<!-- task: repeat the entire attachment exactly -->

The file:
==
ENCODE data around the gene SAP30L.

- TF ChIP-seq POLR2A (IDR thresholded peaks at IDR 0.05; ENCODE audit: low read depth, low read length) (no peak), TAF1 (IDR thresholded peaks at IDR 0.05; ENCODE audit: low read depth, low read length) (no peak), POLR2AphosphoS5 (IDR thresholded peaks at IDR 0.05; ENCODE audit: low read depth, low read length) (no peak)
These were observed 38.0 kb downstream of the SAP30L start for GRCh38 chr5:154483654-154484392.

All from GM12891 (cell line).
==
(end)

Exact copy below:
ENCODE data around the gene SAP30L.

- TF ChIP-seq POLR2A (IDR thresholded peaks at IDR 0.05; ENCODE audit: low read depth, low read length) (no peak), TAF1 (IDR thresholded peaks at IDR 0.05; ENCODE audit: low read depth, low read length) (no peak), POLR2AphosphoS5 (IDR thresholded peaks at IDR 0.05; ENCODE audit: low read depth, low read length) (no peak)
These were observed 38.0 kb downstream of the SAP30L start for GRCh38 chr5:154483654-154484392.

All from GM12891 (cell line).